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Egypt tightens security after inter-faith clashes

May 10, 2011

CAIRO:  Egypt stepped up security around churches in Cairo Monday after two days of clashes between minority Christians and Muslims that killed 12 people and highlighted rising inter-faith tensions.

The violence that left a church wrecked by fire and more than 238 people wounded at the weekend was triggered by rumors that Christians had abducted a woman who converted to Islam.

Egypt’s ruling military council met the prime minister and several cabinet members Monday to discuss how “to bury the sectarian strife and to deal with the security breakdown,” the state MENA news agency reported.

The clashes pose a challenge for Egypt’s new military rulers, under pressure to impose security and revive the ailing economy while seeking to avoid the tough security tactics against Islamists used by Hosni Mubarak.

A tight security cordon restricted access around Saint Mina church in Imbaba, the Cairo district where the clashes erupted Saturday evening and extended into Sunday. Another church, Saint Mary’s, was damaged by fire.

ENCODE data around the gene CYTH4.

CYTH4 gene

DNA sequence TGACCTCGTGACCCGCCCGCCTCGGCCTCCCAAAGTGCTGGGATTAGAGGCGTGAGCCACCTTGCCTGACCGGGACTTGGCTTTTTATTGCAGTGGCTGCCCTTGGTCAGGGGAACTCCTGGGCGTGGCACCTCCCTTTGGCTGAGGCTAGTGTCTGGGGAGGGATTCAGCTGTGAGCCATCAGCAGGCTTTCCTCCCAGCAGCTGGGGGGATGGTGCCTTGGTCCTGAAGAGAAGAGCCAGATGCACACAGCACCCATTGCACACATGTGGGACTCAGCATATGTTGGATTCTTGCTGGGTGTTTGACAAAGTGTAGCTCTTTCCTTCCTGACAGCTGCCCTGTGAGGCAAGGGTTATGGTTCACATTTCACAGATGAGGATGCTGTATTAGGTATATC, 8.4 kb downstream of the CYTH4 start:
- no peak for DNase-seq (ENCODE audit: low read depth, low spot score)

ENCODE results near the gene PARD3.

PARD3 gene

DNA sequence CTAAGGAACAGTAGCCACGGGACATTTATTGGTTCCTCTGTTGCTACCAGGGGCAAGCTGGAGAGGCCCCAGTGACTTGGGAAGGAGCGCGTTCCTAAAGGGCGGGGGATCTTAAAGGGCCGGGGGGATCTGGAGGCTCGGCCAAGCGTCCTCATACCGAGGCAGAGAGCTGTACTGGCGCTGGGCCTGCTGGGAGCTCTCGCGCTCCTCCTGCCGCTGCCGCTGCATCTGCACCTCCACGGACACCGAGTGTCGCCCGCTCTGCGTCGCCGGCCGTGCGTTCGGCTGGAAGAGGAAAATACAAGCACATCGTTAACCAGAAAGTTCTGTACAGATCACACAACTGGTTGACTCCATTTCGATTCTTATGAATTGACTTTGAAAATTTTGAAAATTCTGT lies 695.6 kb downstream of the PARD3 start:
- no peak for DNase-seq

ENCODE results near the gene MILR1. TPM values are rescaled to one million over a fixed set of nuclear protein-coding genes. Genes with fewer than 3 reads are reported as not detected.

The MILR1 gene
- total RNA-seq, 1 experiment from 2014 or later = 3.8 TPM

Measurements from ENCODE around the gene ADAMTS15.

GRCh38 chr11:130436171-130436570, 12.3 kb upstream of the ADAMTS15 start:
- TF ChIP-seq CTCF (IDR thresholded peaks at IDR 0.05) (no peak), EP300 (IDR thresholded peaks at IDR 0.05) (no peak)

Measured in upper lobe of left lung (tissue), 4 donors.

The army has said that 190 people arrested after the clashes would be tried in military courts over the violence.

Security sources said 15 other people were detained on Monday, including the husband of the woman at the center of the violence, as well as a Christian coffee shop owner.

Hundreds of Christians have also staged a sit-in in front of the television station in central Cairo calling for Muslims who had killed Copts and burned churches in recent months to be put on trial.

In the northern city of Alexandria, hundreds of Christians blocked the main coastal road to protest against the Cairo violence, sparking clashes with drivers.

Members of Egypt’s Christian minority and even some Muslims have blamed the tensions on the emergence of Salafists, followers of a strict interpretation of Islam who were seen to have been repressed by Mubarak’s security forces.
Others believe remnants of the Mubarak regime are to blame.

Egypt’s highest religious authority, Al-Azhar, and the Grand Mufti have also warned against allowing strife to tear the fabric of the country.



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